The thought of officiating that first league game can be intimidating until you step out on the field and realize that the players (usually ankle-biters) barely come up to your waist. As the game progresses, and the ball keeps hovering between the 40-yard lines, the tension begins to wear off. Images of calling "ineligible downfield" disappear as you concentrate on counting players' heads each play (trickier than it sounds) and keeping their mouth guards in the proper places.

Not surprisingly, the ankle-biters tend to be the favorites of veterans and rookies alike. "They're the most fun," says Riordan. "They're all very young and trying so hard. They don't give you a hard time -- they're easy to explain things to."

Thomas agrees. "I like working the little kids beca fouse they run everywhere. Every play is like life and death to them."

Thomas describes one game situation that he particularly remembers. "The coach sent in a right tackle, and the kid was trying to get in the left-hand side of the huddle and his teammates wouldn't let him in. They break out of the huddle and he tries to get in on the line, and they won't let him in there either. The ball is snapped, and he's still wandering around trying to find his place. The next huddle, the same thing happens. Finally, on the third play I yelled out, 'Coach, where does he belong?' and put the kid in his position."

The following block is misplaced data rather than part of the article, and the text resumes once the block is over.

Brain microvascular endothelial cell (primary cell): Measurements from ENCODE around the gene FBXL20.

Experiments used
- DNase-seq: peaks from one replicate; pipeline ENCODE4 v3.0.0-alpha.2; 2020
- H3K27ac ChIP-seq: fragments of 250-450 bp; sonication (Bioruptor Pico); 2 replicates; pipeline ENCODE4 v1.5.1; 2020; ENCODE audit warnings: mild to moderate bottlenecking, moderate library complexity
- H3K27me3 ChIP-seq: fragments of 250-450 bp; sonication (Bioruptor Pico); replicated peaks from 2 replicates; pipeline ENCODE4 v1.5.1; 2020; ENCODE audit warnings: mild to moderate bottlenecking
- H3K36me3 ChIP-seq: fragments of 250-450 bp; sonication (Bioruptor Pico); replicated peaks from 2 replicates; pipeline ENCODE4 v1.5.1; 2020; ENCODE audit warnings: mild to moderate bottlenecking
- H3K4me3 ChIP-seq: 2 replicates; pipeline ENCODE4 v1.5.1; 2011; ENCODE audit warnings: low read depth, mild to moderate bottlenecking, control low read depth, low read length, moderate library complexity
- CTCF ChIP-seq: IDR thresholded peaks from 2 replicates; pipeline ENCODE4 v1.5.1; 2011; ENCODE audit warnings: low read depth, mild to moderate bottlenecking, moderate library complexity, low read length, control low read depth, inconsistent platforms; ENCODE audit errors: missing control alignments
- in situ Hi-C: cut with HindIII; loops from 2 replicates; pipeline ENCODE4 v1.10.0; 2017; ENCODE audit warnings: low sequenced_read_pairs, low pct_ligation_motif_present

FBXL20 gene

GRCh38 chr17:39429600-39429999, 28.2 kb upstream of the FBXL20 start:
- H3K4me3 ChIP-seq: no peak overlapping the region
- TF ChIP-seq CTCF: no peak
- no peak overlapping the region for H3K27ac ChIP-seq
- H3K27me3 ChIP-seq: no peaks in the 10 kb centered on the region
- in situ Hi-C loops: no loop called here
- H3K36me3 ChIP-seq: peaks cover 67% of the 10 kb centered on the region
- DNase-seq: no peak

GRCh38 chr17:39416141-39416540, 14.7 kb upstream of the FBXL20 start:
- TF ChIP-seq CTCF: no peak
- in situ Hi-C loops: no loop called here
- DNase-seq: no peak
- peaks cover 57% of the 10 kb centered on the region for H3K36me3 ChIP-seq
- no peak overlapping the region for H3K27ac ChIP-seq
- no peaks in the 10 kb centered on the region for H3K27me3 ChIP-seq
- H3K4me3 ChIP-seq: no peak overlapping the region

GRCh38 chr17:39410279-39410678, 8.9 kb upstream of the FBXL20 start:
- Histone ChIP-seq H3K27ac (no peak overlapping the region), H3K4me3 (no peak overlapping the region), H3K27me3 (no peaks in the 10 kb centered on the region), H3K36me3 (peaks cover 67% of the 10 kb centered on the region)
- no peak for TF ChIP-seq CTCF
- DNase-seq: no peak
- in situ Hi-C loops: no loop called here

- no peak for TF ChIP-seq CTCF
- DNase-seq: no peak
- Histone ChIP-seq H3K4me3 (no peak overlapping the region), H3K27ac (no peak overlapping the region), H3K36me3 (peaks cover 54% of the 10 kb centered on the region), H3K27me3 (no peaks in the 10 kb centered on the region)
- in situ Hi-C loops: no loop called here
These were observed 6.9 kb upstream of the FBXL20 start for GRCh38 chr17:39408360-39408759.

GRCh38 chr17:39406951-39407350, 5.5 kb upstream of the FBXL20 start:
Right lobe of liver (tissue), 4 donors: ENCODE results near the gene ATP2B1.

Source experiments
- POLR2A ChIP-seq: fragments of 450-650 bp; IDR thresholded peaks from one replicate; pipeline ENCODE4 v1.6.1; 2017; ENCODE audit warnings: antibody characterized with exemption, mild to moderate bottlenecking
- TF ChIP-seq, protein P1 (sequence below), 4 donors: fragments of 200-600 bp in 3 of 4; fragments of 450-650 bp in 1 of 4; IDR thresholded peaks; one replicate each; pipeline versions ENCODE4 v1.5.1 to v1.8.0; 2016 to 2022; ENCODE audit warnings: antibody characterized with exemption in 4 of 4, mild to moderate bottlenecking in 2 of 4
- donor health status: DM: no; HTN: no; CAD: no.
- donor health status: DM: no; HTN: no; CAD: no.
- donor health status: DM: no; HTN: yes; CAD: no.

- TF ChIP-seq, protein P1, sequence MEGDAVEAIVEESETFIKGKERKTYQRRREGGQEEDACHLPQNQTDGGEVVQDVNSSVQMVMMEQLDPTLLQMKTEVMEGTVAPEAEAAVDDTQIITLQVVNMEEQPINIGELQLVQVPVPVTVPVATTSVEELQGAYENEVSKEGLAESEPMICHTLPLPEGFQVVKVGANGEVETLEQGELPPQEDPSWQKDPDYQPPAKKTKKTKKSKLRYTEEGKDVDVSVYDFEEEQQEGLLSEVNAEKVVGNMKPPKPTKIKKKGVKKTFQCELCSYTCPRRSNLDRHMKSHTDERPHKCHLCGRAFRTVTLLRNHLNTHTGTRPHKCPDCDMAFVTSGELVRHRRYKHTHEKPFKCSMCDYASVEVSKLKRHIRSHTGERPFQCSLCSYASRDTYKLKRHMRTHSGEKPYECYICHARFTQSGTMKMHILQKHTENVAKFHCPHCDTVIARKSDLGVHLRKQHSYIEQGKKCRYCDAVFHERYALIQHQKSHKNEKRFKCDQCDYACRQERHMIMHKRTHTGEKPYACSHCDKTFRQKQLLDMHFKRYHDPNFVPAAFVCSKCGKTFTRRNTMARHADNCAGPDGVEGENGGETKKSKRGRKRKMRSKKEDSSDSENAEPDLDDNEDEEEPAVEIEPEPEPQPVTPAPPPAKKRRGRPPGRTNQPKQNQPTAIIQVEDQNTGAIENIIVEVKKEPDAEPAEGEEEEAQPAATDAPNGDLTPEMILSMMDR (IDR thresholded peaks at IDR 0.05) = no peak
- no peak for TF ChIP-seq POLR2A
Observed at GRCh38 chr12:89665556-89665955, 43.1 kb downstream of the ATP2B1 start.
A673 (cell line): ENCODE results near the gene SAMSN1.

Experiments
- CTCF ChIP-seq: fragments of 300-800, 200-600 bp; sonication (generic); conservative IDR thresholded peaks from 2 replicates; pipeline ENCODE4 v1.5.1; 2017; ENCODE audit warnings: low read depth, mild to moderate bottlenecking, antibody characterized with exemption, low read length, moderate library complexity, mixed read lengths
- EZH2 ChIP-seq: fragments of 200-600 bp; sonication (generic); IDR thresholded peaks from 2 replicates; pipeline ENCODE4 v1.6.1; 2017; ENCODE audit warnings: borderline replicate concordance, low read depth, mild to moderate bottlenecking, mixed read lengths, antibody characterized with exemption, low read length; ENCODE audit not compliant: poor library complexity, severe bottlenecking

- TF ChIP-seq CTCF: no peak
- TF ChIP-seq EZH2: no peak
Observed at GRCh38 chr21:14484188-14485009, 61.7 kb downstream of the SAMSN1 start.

Many officials have used the youth football league as a springboard for working high-school and college games. Chick estimates that 75 percent of the present members of the area's largest high-school association came from his association. At least 15 of his officials work in the Atlantic Coast Conference.

Yet, even as the officials progress to bigger and better leagues, the majority still continue to officiate youth league. And, although the game fees are an incentive, most do it for the love of the sport.

"You've got to go out there and have fun," says Thomas. "If you don't have fun, you're not going to last -- your days are numbered. You could go down to the local grocery and make more money with less hassle."

Chick agrees: "Your main reason must be for the love of it. The good official is the official who can work a college game on one night, a high-school game on another and a 65-pound boys' club game where two teams have never won a game. And he'll work all three of them the same. You wouldn't notice a difference in what he's doing.

"You officiate for yourself. It's self-pride." STILL WANNA BE A REF? Clinics for new officials are held Tuesday nights at Parkdale Senior High School (Prince George's County) and Thursday nights at Marshall High School (Fairfax County) from 7 to 9. For more information, contact Bob Chick at 301/277-0667. There are also several other football officiating organizations for more-experienced referees: WASHINGTON DISTRICT FOOTBALL OFFICIALS ASSOCIATION -- It basically serves high-school and college games in the District of Columbia and suburban Maryland. For information, call 942-7524. NORTHERN VIRGINIA FOOTBALL OFFICIALS ASSOCIATION -- It basically serves Northern Virginia public high schools, plus private high schools in the Washington area. For information, call 971-2098. EASTERN BOARD OF OFFICIALS -- It serves D.C. public high-school varsity and junior-varsity football teams. It also supplies officials for other sports. For information, call 291-7858.